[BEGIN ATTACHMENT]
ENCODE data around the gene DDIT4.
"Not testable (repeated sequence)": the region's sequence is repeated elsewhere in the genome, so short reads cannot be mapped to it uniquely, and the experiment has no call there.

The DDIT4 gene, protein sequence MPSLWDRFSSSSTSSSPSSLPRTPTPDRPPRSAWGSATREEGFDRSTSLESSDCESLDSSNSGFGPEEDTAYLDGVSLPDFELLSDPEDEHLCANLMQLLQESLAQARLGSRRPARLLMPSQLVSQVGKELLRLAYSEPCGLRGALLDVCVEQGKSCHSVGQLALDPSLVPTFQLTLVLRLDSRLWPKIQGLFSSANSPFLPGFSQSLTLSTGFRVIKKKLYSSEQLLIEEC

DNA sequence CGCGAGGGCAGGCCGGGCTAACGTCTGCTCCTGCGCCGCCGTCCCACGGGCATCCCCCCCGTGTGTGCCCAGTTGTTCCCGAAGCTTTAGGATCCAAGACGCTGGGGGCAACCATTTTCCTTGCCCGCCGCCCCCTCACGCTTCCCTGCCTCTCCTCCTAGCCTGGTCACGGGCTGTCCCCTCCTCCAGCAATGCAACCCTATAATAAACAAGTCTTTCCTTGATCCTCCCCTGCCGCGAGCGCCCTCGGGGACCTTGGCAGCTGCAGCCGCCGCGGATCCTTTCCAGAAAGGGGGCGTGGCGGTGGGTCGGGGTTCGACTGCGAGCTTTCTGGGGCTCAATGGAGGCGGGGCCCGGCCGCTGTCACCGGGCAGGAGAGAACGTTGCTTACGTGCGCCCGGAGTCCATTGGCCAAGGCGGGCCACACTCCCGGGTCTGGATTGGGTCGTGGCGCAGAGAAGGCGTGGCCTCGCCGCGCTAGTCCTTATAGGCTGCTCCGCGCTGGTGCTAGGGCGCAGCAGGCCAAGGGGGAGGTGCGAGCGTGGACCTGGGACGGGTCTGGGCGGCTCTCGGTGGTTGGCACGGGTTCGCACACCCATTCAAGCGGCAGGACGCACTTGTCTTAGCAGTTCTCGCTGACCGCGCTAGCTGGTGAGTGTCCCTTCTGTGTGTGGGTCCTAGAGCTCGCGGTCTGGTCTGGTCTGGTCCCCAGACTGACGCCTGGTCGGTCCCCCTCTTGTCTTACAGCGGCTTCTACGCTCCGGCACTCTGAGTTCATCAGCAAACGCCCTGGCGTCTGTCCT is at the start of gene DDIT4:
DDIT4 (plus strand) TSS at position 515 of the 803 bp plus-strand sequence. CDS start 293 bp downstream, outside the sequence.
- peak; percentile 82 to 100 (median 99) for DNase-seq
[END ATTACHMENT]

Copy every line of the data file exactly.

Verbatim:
ENCODE data around the gene DDIT4.
"Not testable (repeated sequence)": the region's sequence is repeated elsewhere in the genome, so short reads cannot be mapped to it uniquely, and the experiment has no call there.

The DDIT4 gene, protein sequence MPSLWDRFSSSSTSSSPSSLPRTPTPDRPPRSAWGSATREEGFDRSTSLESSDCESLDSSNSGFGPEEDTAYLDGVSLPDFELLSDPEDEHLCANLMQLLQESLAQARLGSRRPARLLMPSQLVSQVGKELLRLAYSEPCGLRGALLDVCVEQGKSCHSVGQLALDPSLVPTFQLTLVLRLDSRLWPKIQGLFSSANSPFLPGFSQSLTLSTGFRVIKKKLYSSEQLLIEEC

DNA sequence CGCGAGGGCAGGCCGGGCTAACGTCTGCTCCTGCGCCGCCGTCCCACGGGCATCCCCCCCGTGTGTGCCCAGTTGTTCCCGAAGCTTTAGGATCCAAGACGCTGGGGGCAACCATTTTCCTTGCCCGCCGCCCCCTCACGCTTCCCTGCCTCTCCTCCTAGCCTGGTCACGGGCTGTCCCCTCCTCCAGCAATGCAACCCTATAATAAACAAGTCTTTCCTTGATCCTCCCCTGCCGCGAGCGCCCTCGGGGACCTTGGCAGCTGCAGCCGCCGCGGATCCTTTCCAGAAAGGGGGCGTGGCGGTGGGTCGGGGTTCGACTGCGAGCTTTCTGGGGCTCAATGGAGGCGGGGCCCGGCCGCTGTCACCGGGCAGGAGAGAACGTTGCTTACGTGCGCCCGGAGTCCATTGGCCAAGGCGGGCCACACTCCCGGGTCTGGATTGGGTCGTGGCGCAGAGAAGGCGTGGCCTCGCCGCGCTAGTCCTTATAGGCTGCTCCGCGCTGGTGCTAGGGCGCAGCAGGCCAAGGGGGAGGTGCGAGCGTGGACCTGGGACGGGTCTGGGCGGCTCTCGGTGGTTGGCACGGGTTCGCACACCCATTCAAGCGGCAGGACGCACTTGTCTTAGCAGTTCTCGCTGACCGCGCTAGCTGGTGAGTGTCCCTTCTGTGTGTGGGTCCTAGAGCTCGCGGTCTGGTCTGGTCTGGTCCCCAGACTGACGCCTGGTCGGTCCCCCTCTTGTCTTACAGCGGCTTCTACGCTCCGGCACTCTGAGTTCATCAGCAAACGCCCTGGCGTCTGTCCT is at the start of gene DDIT4:
DDIT4 (plus strand) TSS at position 515 of the 803 bp plus-strand sequence. CDS start 293 bp downstream, outside the sequence.
- peak; percentile 82 to 100 (median 99) for DNase-seq